23 Feb 2019 19:31 IST

What is the difference between a fact and a truth?

Successful managers take decisions on truthful facts and that is why such decisions yield good results

A recent post on a social media platform raised a question on the difference between a ‘fact’ and ‘truth’. The point of discussion was whether they are the same or, if not, what is the difference.

I added to the discussion by drawing an example from the Mahabharata, when Yudhishtira is asked to say something with an intent to confuse the enemy. He was supposed to say, “Ashwathama is dead”. As Ashwathama is Dronacharya’s son, this statement was expected to leave him grief stricken and, therefore, vulnerable to attack. Yudhishtira does not agree to do this, till an elephant by the same name is killed. After which Yudhishtira says loudly that Ashwathama is dead and adds, in a whisper, that it is the elephant. However, no one heard the whisper and, as expected, Drona is killed as he puts down his arms in grief.

The statement, ‘Ashwathama is dead’ is a fact. However, it is not the truth in the context of when it is said. The truthful statement would have been, ‘An elephant named Ashwathama is dead’.

Spotting facts

It is important for corporate professionals to develop the capability to spot facts that may not be the truth. This is critical as decisions are based on the available factsthat are presented and discussed. However, what if the facts being presented were not truthful or were half-truths? That would make the decisions flawed.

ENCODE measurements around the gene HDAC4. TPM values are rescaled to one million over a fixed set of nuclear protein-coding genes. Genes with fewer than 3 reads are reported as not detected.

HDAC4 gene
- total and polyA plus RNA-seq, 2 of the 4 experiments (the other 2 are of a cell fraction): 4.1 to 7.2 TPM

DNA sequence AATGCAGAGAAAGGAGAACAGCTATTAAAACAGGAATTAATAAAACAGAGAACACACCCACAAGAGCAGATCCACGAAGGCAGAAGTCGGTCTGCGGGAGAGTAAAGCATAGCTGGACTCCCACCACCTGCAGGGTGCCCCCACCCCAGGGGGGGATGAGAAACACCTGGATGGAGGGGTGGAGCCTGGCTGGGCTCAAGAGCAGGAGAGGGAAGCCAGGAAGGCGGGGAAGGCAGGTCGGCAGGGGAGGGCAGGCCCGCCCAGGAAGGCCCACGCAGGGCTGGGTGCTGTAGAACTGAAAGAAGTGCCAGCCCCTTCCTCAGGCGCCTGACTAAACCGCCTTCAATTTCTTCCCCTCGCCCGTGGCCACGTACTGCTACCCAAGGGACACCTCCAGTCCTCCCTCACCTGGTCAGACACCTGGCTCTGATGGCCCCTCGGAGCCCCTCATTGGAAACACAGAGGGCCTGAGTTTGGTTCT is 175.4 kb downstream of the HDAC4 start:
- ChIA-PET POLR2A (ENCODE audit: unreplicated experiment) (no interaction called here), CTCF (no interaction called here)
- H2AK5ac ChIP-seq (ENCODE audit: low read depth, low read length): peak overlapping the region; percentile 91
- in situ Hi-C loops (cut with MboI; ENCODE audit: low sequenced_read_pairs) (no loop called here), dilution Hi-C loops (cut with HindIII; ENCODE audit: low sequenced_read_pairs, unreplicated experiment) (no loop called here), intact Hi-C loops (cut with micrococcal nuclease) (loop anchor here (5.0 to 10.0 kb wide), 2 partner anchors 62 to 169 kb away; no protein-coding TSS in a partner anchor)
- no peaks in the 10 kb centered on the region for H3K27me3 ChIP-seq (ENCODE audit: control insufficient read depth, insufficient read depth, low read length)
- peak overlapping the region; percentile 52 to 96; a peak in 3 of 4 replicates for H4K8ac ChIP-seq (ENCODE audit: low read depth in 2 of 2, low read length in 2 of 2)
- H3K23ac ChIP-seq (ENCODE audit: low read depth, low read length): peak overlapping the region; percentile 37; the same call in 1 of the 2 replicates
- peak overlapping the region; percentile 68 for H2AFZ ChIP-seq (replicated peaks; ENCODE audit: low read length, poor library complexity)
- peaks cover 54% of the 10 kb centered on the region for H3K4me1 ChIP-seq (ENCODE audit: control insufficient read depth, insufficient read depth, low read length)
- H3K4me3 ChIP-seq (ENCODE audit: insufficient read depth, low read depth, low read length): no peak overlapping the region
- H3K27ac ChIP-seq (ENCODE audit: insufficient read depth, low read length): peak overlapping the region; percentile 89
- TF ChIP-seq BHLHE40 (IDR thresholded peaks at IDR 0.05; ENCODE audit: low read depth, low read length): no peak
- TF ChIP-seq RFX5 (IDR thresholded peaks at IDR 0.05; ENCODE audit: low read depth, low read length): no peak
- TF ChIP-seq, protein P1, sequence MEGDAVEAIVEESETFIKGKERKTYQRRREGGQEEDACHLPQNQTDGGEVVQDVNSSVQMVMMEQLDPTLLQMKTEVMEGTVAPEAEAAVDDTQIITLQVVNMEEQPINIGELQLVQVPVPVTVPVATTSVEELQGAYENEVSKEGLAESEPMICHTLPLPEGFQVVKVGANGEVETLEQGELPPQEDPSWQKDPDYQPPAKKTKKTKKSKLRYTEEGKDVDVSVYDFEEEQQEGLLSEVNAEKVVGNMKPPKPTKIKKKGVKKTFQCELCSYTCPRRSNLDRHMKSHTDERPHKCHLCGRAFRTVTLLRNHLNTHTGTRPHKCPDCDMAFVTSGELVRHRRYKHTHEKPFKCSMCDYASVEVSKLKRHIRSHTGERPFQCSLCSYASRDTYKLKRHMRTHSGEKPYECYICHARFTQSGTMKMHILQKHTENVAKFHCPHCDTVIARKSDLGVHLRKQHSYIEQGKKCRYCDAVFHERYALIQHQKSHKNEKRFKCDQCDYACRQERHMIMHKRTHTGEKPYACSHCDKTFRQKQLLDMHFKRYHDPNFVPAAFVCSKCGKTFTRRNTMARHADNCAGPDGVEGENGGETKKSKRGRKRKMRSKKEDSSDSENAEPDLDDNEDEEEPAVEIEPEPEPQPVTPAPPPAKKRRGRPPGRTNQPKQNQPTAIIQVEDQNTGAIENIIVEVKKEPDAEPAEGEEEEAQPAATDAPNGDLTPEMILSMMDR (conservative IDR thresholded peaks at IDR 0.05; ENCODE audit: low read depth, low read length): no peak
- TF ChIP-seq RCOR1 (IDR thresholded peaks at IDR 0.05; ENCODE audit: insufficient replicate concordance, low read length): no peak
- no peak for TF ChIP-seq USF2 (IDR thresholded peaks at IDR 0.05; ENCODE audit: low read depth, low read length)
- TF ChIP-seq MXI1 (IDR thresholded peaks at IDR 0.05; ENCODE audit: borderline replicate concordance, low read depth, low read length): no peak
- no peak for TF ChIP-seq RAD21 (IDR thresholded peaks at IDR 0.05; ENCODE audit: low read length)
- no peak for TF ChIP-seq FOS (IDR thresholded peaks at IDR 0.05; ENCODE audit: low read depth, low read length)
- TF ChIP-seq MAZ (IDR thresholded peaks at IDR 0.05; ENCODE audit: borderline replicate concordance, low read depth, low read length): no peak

A typical example in a corporate or business context pertains to any discussion about numbers during a review or a planning session. Imagine a situation where a 100 per cent growth in results is presented by a person. By itself, this is a fact. But, if the earlier result was zero and the present result is just one, it would still be a 100 per cent growth but hardly worthy of praise or even discussion.

You might think that this example is an exaggeration or even unlikely to happen in the real world. Let me give you an example from the real world. Media reports used to highlight a new business sector that had seen a phenomenal growth rate of over 50 per cent on an annualised basis. By itself, this sound fantastic and anyone interested in investing in new businesses would consider this sector. However, this sector’s contribution to the overall industry of the same nature was hardly 1 per cent. In that context, the percentage growth suddenly becomes unattractive.

Digging deep

As future managers, you will often be presented with facts that are prima facie valid. However, a discerning manager will dig deeper to ascertain whether it is also the truth or not. In that context, start developing the acumen to differentiate between fact and truth, and the ability to dig deeper and go beyond prima facie factual details.

Simply put, successful managers and leaders take decisions on truthful facts, and that is why these decisions are usually sound ones and yield good results.